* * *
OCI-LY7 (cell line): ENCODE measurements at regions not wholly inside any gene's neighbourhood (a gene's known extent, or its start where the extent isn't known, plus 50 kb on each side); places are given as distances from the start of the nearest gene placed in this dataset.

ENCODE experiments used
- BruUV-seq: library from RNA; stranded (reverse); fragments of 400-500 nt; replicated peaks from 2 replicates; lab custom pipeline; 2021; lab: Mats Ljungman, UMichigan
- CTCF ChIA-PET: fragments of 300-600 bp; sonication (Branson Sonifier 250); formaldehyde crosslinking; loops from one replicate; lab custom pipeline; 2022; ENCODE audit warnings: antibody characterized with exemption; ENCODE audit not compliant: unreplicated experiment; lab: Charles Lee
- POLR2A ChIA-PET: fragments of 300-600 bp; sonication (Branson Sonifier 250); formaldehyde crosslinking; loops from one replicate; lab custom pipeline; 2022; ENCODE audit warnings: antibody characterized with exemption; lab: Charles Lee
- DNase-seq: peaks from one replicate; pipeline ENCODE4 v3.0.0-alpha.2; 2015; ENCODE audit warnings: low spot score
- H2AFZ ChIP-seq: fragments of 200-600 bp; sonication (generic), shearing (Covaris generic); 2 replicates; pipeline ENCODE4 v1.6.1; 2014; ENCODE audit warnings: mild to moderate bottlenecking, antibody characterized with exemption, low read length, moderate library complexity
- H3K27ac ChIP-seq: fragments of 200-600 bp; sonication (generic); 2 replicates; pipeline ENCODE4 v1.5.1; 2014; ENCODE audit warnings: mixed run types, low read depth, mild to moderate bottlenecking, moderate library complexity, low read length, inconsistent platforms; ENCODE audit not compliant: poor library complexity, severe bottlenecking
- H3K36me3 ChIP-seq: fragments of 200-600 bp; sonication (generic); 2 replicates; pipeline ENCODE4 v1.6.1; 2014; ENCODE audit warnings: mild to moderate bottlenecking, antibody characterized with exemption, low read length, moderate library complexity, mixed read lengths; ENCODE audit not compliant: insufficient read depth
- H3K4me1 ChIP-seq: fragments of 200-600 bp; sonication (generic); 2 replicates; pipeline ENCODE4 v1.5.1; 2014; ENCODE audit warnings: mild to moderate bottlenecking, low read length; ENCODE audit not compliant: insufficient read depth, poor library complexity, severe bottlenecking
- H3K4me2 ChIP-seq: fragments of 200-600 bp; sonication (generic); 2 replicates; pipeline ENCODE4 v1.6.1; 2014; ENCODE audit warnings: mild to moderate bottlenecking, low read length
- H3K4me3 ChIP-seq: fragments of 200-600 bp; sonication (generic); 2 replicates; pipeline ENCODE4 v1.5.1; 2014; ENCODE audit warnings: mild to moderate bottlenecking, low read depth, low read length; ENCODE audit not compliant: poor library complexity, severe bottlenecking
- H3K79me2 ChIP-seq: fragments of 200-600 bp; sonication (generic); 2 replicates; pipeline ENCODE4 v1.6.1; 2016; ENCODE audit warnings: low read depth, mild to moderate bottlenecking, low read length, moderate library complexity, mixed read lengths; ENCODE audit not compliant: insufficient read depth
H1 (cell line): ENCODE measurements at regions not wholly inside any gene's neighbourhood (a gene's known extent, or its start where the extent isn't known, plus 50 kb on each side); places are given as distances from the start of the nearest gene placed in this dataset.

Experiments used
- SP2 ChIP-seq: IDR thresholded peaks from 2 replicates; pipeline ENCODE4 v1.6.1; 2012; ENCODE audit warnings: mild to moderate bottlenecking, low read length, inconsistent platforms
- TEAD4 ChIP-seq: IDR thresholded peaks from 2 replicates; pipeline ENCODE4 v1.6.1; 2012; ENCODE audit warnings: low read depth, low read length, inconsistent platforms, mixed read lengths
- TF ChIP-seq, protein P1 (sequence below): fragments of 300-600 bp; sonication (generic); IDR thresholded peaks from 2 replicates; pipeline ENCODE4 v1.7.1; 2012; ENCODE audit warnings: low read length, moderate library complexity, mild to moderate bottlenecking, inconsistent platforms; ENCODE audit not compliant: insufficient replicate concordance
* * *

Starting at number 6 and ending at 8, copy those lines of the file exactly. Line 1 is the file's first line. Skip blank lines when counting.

- DNase-seq: peaks from one replicate; pipeline ENCODE4 v3.0.0-alpha.2; 2015; ENCODE audit warnings: low spot score
- H2AFZ ChIP-seq: fragments of 200-600 bp; sonication (generic), shearing (Covaris generic); 2 replicates; pipeline ENCODE4 v1.6.1; 2014; ENCODE audit warnings: mild to moderate bottlenecking, antibody characterized with exemption, low read length, moderate library complexity
- H3K27ac ChIP-seq: fragments of 200-600 bp; sonication (generic); 2 replicates; pipeline ENCODE4 v1.5.1; 2014; ENCODE audit warnings: mixed run types, low read depth, mild to moderate bottlenecking, moderate library complexity, low read length, inconsistent platforms; ENCODE audit not compliant: poor library complexity, severe bottlenecking